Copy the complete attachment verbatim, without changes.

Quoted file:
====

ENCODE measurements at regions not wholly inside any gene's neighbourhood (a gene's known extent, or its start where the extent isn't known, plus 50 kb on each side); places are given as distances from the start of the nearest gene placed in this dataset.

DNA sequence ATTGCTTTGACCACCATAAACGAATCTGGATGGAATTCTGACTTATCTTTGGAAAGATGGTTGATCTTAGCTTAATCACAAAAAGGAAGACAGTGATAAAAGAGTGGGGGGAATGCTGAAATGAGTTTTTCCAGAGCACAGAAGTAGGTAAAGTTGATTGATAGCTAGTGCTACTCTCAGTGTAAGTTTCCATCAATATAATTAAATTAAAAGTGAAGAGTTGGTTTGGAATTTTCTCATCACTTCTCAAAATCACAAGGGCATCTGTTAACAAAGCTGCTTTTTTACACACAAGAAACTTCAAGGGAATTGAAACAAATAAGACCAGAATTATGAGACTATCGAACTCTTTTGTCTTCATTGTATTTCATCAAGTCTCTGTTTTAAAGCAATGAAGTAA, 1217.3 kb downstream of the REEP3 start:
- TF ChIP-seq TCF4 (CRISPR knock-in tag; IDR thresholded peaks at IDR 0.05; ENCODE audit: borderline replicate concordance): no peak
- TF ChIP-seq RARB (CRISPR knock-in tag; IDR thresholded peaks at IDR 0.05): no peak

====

ENCODE measurements at regions not wholly inside any gene's neighbourhood (a gene's known extent, or its start where the extent isn't known, plus 50 kb on each side); places are given as distances from the start of the nearest gene placed in this dataset.

DNA sequence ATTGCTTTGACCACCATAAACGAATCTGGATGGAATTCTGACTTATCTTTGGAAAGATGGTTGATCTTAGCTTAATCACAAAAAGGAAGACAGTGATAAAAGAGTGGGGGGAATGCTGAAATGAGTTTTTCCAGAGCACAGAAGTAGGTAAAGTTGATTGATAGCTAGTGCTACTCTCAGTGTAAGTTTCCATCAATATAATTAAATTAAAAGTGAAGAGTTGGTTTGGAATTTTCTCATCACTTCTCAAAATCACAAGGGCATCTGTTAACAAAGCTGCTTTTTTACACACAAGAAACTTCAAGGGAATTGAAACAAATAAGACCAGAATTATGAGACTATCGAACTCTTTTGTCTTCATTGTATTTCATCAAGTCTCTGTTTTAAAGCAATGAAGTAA, 1217.3 kb downstream of the REEP3 start:
- TF ChIP-seq TCF4 (CRISPR knock-in tag; IDR thresholded peaks at IDR 0.05; ENCODE audit: borderline replicate concordance): no peak
- TF ChIP-seq RARB (CRISPR knock-in tag; IDR thresholded peaks at IDR 0.05): no peak